How To

How to read the clouds and know a storm is coming

It can be tricky to predict the weather, and even high-tech instruments can fail in spotting impeding snow or rain. Nonetheless, there are some signals provided by nature that can warn you of certain weather events. There are some basic clues anyone can spot that signals inclement weather is coming, and get to safety before the big storm hits. Below are some cloud conditions that you can look out for.

Towering clouds

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When we think of clouds, we most often think of cumulus clouds, which resemble cotton balls and normally signal fair weather. Watch out for clouds that billow upward and seem to develop vertically, as it can mean a storm is about to hit. Even if there are good weather conditions, a towering cumulus cloud is able to turn into a powerful thunderstorm in less than an hour.

Shelf clouds

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Lots of violent thunderstorms start at the foot of the Rockies and Alps and get more intense as they travel. Shelf or arcus clouds are shaped like wedges and attach themselves to parent clouds, developing into a thunderstorm.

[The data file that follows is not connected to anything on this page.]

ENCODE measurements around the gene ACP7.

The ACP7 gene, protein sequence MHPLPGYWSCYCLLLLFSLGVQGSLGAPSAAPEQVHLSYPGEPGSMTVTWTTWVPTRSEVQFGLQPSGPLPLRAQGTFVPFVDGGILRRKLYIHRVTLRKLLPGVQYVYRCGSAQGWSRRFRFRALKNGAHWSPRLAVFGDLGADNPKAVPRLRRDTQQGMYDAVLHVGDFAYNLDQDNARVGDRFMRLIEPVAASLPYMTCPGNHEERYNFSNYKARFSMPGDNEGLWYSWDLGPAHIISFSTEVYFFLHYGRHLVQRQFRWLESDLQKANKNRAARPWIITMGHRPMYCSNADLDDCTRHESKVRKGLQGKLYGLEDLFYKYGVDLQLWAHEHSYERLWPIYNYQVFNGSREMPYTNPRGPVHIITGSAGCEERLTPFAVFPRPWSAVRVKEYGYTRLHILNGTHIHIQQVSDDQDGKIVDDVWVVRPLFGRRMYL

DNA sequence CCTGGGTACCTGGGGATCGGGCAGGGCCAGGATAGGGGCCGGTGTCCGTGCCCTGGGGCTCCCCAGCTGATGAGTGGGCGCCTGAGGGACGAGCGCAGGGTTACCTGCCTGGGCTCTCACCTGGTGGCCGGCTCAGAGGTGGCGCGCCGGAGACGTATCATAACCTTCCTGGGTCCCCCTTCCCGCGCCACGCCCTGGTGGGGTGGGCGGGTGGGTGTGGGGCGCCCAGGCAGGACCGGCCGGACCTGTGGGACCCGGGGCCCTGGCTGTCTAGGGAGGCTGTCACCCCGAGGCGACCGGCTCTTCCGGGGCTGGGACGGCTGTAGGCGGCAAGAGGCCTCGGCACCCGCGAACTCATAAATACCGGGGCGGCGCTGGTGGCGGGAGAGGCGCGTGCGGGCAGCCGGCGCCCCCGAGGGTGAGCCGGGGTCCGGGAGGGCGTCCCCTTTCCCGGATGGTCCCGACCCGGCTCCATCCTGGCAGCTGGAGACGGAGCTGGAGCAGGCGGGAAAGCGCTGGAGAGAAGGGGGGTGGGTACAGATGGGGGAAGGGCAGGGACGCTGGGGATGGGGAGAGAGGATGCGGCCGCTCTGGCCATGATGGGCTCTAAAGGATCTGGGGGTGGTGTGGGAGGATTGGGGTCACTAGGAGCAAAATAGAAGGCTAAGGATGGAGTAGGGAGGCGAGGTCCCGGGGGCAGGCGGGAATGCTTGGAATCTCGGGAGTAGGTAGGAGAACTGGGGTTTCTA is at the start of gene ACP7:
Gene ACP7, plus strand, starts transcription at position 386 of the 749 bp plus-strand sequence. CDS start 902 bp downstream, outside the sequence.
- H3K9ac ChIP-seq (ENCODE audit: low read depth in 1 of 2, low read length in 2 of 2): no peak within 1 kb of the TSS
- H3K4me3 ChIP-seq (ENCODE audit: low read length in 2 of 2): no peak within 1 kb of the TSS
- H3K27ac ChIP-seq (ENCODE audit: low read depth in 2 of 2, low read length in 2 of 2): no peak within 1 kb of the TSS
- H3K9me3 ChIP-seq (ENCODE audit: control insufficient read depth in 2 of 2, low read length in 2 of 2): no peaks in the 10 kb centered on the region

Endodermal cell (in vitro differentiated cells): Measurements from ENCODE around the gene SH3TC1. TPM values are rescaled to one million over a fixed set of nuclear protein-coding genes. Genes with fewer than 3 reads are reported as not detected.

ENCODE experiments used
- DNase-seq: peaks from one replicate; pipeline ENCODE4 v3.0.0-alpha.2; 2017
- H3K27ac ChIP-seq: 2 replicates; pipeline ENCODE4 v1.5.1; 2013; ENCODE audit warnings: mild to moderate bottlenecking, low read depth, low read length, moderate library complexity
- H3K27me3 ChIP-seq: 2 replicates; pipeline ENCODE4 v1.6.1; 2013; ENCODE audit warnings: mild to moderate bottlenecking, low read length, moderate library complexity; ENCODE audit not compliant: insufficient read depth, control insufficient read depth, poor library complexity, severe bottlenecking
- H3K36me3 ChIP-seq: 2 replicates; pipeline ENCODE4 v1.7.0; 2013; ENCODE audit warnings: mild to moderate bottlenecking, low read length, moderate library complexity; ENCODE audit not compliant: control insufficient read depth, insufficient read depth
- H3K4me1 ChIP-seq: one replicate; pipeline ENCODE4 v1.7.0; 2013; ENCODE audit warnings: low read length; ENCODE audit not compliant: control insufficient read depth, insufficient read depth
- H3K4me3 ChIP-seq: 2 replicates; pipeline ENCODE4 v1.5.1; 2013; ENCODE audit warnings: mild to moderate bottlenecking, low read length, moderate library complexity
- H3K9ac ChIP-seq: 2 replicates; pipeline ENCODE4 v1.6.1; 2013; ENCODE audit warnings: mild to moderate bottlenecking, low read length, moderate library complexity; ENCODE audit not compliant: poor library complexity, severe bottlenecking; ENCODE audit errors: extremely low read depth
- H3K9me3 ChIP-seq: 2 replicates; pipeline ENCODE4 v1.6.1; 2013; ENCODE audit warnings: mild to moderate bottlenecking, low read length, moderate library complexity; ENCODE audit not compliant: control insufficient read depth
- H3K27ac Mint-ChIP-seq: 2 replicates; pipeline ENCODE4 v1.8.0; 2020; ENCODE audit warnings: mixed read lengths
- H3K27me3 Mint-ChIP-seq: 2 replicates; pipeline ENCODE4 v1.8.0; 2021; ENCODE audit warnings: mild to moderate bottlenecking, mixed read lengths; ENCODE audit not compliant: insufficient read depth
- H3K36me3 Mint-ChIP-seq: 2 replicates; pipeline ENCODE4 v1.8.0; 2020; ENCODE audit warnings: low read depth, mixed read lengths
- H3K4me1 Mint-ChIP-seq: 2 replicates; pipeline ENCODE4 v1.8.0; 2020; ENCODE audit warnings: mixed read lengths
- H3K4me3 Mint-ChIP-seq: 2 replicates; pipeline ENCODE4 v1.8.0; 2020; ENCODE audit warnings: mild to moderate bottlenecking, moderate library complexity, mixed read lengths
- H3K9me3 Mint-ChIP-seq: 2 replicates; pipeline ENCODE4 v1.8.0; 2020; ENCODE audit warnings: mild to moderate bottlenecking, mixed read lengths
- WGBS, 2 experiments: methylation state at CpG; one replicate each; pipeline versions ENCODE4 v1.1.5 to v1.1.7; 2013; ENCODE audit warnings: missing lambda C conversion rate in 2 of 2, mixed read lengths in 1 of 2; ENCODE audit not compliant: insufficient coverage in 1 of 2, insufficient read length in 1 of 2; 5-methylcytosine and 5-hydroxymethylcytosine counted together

Color of the clouds

A very common sign of impending severe weather is green clouds. When clouds are green and very deep, a thunderstorm is not far away. Another color to be on the lookout for is a black and blue underside in lowered clouds.

Location of the clouds and sun rays

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A scene where shaft of sunlight trickle through gaps in the clouds can look peaceful, but look out for smaller and unusually dark cumulus clouds in the foreground. This means there is a high-altitude and large “congestus” cloud in the background which is a signal a storm is brewing.

Movement of the clouds

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A characteristic of an impending severe thunderstorm is a rotating wall cloud with a lower cloud base. Rotating, twisting and quick-moving clouds are normally one of the most obvious signals that a severe storm is coming.

Any views or opinions expressed in this article are those of the author and do not reflect those of ActionHub. Comments on this article reflect the sole opinions of their writers.

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